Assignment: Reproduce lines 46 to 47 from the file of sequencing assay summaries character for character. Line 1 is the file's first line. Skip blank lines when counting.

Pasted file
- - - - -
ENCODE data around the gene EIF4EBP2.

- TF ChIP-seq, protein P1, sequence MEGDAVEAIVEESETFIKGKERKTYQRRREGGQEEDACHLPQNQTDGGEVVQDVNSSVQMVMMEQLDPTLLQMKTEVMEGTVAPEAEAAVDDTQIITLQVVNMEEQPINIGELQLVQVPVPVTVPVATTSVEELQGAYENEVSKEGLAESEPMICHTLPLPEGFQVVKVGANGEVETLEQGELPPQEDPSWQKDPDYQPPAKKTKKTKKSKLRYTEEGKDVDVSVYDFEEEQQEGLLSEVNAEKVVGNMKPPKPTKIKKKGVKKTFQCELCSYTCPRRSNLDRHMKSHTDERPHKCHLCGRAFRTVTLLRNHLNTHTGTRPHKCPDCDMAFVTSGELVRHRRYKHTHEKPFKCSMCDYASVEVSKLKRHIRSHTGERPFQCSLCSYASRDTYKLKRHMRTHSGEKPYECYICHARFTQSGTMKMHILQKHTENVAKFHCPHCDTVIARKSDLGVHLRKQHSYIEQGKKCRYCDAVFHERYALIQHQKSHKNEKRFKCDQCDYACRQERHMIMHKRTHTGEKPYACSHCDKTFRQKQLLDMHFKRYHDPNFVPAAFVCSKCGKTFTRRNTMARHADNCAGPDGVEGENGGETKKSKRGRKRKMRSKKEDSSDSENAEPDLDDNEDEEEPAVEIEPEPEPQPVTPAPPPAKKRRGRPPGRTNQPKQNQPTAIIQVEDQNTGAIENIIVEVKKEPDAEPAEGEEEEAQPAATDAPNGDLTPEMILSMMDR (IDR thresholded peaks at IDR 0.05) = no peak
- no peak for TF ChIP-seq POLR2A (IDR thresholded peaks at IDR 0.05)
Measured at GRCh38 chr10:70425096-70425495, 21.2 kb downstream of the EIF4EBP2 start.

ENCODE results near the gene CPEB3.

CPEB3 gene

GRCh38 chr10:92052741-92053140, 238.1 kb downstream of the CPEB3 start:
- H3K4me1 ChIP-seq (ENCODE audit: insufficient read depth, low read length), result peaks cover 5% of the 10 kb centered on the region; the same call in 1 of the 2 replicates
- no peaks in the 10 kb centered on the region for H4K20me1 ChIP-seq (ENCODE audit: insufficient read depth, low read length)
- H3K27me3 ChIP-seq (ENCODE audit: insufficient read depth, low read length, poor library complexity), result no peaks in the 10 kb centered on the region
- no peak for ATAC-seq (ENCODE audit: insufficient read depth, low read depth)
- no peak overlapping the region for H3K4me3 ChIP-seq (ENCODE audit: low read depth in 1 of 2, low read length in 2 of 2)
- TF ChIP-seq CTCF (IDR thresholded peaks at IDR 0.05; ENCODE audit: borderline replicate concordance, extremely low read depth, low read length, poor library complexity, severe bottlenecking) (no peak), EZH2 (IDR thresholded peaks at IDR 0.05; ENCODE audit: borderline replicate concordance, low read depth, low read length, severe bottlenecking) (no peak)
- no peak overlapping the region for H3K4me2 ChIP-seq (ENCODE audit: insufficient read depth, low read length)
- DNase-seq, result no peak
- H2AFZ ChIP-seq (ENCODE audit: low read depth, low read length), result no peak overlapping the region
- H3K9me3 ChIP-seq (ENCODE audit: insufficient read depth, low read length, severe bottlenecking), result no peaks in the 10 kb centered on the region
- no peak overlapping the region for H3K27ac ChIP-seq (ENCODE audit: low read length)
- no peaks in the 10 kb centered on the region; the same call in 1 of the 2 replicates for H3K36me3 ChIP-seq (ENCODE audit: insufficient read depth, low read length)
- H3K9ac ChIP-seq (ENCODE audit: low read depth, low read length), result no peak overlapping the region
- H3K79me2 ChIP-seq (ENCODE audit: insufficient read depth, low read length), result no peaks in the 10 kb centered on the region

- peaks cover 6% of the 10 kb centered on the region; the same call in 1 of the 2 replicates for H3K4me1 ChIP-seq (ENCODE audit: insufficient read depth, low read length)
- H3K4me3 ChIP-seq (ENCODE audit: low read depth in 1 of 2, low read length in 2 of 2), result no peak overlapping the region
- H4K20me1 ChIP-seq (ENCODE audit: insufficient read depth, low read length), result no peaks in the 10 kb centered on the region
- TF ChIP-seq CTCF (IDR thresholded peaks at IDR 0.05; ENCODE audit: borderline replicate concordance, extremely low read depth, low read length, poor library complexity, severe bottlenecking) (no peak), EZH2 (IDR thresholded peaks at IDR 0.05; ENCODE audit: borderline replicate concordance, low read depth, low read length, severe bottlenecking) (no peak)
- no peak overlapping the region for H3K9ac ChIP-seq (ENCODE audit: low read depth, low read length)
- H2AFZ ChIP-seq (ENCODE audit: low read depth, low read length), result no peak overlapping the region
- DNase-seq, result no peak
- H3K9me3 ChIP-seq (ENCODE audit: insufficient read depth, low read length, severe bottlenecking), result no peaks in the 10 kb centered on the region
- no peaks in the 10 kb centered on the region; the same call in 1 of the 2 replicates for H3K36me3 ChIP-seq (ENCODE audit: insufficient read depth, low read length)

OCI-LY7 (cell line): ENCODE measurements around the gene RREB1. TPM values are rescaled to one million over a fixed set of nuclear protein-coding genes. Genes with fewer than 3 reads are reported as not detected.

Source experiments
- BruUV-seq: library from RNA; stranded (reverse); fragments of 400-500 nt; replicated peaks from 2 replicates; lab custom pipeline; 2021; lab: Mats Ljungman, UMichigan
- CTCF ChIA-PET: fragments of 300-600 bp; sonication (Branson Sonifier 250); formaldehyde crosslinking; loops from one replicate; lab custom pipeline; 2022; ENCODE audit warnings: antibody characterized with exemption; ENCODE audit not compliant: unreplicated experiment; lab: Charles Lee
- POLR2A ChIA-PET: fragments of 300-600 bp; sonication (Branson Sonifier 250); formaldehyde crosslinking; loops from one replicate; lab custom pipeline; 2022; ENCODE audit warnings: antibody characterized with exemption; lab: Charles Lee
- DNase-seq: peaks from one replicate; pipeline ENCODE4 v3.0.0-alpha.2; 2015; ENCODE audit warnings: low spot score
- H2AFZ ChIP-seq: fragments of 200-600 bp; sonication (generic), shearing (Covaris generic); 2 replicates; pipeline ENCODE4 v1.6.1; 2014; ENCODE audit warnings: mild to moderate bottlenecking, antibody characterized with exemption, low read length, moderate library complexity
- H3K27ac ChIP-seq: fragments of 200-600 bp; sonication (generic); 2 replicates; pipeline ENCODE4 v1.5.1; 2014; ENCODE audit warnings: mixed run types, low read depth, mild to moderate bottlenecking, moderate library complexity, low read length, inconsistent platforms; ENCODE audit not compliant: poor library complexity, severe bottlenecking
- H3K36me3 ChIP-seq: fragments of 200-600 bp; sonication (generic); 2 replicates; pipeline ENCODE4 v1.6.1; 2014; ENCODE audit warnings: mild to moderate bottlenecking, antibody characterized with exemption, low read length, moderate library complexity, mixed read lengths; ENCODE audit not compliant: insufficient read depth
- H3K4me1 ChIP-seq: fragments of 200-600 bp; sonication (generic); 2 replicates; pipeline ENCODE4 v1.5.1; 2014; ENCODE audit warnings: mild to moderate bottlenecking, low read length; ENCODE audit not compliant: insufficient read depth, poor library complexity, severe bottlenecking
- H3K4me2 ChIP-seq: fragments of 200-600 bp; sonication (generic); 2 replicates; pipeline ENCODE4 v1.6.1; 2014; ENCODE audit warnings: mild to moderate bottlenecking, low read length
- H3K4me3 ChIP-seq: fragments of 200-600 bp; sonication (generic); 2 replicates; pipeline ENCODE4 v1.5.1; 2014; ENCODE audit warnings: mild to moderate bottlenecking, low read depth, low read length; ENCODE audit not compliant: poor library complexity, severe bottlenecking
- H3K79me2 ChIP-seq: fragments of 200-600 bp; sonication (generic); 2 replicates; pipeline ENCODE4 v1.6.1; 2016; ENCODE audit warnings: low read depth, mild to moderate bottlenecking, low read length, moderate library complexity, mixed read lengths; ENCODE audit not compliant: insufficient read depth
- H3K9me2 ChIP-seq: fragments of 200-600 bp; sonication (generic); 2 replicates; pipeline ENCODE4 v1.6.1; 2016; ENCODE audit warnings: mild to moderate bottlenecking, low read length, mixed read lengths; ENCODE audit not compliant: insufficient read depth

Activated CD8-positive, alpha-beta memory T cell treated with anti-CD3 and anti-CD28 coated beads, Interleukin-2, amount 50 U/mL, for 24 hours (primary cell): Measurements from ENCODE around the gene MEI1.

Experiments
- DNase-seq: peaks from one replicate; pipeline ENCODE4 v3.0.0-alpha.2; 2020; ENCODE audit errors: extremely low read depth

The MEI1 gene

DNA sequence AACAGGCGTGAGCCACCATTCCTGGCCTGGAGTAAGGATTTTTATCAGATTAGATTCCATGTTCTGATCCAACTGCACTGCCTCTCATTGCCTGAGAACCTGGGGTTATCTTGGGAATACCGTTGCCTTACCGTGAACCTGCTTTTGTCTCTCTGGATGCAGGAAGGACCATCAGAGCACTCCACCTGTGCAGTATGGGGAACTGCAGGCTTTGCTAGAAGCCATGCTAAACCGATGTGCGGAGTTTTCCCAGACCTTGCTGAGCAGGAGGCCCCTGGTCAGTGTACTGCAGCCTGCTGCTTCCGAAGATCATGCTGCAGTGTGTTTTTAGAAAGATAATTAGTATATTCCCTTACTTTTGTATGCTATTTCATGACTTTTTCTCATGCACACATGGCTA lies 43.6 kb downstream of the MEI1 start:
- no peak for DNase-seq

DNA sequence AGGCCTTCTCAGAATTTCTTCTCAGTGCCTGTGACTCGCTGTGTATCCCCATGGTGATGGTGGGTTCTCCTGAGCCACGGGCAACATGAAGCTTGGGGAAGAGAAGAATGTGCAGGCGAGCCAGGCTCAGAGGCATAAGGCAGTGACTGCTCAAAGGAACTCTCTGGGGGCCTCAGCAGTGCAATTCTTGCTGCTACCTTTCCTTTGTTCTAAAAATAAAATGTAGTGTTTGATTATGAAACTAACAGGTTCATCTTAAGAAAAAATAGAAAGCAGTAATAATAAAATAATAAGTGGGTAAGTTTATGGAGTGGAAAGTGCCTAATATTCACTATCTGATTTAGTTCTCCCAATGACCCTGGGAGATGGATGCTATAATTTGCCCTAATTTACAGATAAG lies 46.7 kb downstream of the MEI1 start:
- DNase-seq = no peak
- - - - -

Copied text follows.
Experiments
- DNase-seq: peaks from one replicate; pipeline ENCODE4 v3.0.0-alpha.2; 2020; ENCODE audit errors: extremely low read depth